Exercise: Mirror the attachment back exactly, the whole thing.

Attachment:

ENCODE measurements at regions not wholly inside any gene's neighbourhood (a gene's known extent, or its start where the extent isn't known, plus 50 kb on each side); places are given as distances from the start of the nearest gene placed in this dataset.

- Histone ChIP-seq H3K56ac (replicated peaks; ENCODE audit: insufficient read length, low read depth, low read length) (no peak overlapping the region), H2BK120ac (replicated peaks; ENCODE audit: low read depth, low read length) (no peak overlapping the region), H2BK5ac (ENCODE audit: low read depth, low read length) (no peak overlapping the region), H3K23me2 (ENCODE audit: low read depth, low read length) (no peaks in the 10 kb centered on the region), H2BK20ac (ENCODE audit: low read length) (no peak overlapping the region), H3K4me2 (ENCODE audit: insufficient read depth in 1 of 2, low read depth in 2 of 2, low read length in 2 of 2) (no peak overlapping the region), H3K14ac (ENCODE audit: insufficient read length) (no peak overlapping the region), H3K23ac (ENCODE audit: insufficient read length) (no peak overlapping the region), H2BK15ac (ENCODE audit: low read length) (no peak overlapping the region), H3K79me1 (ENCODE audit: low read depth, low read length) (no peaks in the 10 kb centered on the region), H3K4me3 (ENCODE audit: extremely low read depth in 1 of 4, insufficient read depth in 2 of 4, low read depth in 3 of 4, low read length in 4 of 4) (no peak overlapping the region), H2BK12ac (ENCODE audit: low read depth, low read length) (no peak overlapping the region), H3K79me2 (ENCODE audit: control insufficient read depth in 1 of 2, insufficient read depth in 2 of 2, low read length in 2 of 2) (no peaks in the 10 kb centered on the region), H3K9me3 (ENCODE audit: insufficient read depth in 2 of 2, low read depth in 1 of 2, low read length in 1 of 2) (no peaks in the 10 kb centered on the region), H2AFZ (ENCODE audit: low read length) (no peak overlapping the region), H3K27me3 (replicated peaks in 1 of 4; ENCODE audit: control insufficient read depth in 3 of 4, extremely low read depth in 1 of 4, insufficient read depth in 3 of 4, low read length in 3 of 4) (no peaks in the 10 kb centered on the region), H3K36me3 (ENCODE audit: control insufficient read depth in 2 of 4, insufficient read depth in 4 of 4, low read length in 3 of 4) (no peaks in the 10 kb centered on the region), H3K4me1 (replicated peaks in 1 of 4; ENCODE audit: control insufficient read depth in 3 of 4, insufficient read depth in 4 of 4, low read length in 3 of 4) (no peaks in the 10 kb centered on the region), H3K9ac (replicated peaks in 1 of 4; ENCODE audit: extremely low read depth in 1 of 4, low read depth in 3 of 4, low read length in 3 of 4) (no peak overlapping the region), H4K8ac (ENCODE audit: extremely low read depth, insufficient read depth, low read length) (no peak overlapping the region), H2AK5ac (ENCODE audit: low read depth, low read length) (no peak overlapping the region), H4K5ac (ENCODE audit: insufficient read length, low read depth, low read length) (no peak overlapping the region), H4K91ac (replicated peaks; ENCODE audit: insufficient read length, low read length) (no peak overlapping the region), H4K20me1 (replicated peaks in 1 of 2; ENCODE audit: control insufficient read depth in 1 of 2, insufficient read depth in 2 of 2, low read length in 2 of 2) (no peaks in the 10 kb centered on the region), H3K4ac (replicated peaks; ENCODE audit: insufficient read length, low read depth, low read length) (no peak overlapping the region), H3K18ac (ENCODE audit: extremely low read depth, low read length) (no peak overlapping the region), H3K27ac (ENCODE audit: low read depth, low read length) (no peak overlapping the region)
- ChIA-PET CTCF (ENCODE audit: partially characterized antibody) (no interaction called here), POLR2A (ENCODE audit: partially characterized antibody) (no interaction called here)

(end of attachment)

ENCODE measurements at regions not wholly inside any gene's neighbourhood (a gene's known extent, or its start where the extent isn't known, plus 50 kb on each side); places are given as distances from the start of the nearest gene placed in this dataset.

- Histone ChIP-seq H3K56ac (replicated peaks; ENCODE audit: insufficient read length, low read depth, low read length) (no peak overlapping the region), H2BK120ac (replicated peaks; ENCODE audit: low read depth, low read length) (no peak overlapping the region), H2BK5ac (ENCODE audit: low read depth, low read length) (no peak overlapping the region), H3K23me2 (ENCODE audit: low read depth, low read length) (no peaks in the 10 kb centered on the region), H2BK20ac (ENCODE audit: low read length) (no peak overlapping the region), H3K4me2 (ENCODE audit: insufficient read depth in 1 of 2, low read depth in 2 of 2, low read length in 2 of 2) (no peak overlapping the region), H3K14ac (ENCODE audit: insufficient read length) (no peak overlapping the region), H3K23ac (ENCODE audit: insufficient read length) (no peak overlapping the region), H2BK15ac (ENCODE audit: low read length) (no peak overlapping the region), H3K79me1 (ENCODE audit: low read depth, low read length) (no peaks in the 10 kb centered on the region), H3K4me3 (ENCODE audit: extremely low read depth in 1 of 4, insufficient read depth in 2 of 4, low read depth in 3 of 4, low read length in 4 of 4) (no peak overlapping the region), H2BK12ac (ENCODE audit: low read depth, low read length) (no peak overlapping the region), H3K79me2 (ENCODE audit: control insufficient read depth in 1 of 2, insufficient read depth in 2 of 2, low read length in 2 of 2) (no peaks in the 10 kb centered on the region), H3K9me3 (ENCODE audit: insufficient read depth in 2 of 2, low read depth in 1 of 2, low read length in 1 of 2) (no peaks in the 10 kb centered on the region), H2AFZ (ENCODE audit: low read length) (no peak overlapping the region), H3K27me3 (replicated peaks in 1 of 4; ENCODE audit: control insufficient read depth in 3 of 4, extremely low read depth in 1 of 4, insufficient read depth in 3 of 4, low read length in 3 of 4) (no peaks in the 10 kb centered on the region), H3K36me3 (ENCODE audit: control insufficient read depth in 2 of 4, insufficient read depth in 4 of 4, low read length in 3 of 4) (no peaks in the 10 kb centered on the region), H3K4me1 (replicated peaks in 1 of 4; ENCODE audit: control insufficient read depth in 3 of 4, insufficient read depth in 4 of 4, low read length in 3 of 4) (no peaks in the 10 kb centered on the region), H3K9ac (replicated peaks in 1 of 4; ENCODE audit: extremely low read depth in 1 of 4, low read depth in 3 of 4, low read length in 3 of 4) (no peak overlapping the region), H4K8ac (ENCODE audit: extremely low read depth, insufficient read depth, low read length) (no peak overlapping the region), H2AK5ac (ENCODE audit: low read depth, low read length) (no peak overlapping the region), H4K5ac (ENCODE audit: insufficient read length, low read depth, low read length) (no peak overlapping the region), H4K91ac (replicated peaks; ENCODE audit: insufficient read length, low read length) (no peak overlapping the region), H4K20me1 (replicated peaks in 1 of 2; ENCODE audit: control insufficient read depth in 1 of 2, insufficient read depth in 2 of 2, low read length in 2 of 2) (no peaks in the 10 kb centered on the region), H3K4ac (replicated peaks; ENCODE audit: insufficient read length, low read depth, low read length) (no peak overlapping the region), H3K18ac (ENCODE audit: extremely low read depth, low read length) (no peak overlapping the region), H3K27ac (ENCODE audit: low read depth, low read length) (no peak overlapping the region)
- ChIA-PET CTCF (ENCODE audit: partially characterized antibody) (no interaction called here), POLR2A (ENCODE audit: partially characterized antibody) (no interaction called here)